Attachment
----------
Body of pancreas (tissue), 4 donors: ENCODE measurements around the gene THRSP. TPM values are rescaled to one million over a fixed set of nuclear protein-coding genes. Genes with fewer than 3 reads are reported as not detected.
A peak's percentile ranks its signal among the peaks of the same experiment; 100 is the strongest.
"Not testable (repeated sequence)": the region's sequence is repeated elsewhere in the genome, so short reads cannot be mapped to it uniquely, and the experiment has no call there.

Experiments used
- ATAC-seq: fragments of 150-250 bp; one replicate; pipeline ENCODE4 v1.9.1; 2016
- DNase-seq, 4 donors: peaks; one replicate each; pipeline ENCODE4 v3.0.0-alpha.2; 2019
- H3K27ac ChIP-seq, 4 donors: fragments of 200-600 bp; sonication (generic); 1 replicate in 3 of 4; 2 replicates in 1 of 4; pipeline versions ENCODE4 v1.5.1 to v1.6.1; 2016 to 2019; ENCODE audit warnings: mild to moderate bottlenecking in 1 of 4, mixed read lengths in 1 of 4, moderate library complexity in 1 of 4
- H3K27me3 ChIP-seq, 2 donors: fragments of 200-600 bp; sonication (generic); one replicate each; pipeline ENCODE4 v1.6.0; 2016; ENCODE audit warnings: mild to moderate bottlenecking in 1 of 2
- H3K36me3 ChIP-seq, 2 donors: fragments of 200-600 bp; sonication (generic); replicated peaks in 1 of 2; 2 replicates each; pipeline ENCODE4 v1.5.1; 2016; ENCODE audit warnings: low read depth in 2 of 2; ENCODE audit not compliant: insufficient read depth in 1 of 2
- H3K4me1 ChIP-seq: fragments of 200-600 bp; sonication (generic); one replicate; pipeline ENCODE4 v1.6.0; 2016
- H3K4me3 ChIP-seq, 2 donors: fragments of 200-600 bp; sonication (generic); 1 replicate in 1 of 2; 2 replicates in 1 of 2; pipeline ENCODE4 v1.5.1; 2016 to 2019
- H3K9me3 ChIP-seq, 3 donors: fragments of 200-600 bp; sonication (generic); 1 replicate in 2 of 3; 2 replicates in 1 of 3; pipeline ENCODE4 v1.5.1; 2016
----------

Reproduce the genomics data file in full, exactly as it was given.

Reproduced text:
Body of pancreas (tissue), 4 donors: ENCODE measurements around the gene THRSP. TPM values are rescaled to one million over a fixed set of nuclear protein-coding genes. Genes with fewer than 3 reads are reported as not detected.
A peak's percentile ranks its signal among the peaks of the same experiment; 100 is the strongest.
"Not testable (repeated sequence)": the region's sequence is repeated elsewhere in the genome, so short reads cannot be mapped to it uniquely, and the experiment has no call there.

Experiments used
- ATAC-seq: fragments of 150-250 bp; one replicate; pipeline ENCODE4 v1.9.1; 2016
- DNase-seq, 4 donors: peaks; one replicate each; pipeline ENCODE4 v3.0.0-alpha.2; 2019
- H3K27ac ChIP-seq, 4 donors: fragments of 200-600 bp; sonication (generic); 1 replicate in 3 of 4; 2 replicates in 1 of 4; pipeline versions ENCODE4 v1.5.1 to v1.6.1; 2016 to 2019; ENCODE audit warnings: mild to moderate bottlenecking in 1 of 4, mixed read lengths in 1 of 4, moderate library complexity in 1 of 4
- H3K27me3 ChIP-seq, 2 donors: fragments of 200-600 bp; sonication (generic); one replicate each; pipeline ENCODE4 v1.6.0; 2016; ENCODE audit warnings: mild to moderate bottlenecking in 1 of 2
- H3K36me3 ChIP-seq, 2 donors: fragments of 200-600 bp; sonication (generic); replicated peaks in 1 of 2; 2 replicates each; pipeline ENCODE4 v1.5.1; 2016; ENCODE audit warnings: low read depth in 2 of 2; ENCODE audit not compliant: insufficient read depth in 1 of 2
- H3K4me1 ChIP-seq: fragments of 200-600 bp; sonication (generic); one replicate; pipeline ENCODE4 v1.6.0; 2016
- H3K4me3 ChIP-seq, 2 donors: fragments of 200-600 bp; sonication (generic); 1 replicate in 1 of 2; 2 replicates in 1 of 2; pipeline ENCODE4 v1.5.1; 2016 to 2019
- H3K9me3 ChIP-seq, 3 donors: fragments of 200-600 bp; sonication (generic); 1 replicate in 2 of 3; 2 replicates in 1 of 3; pipeline ENCODE4 v1.5.1; 2016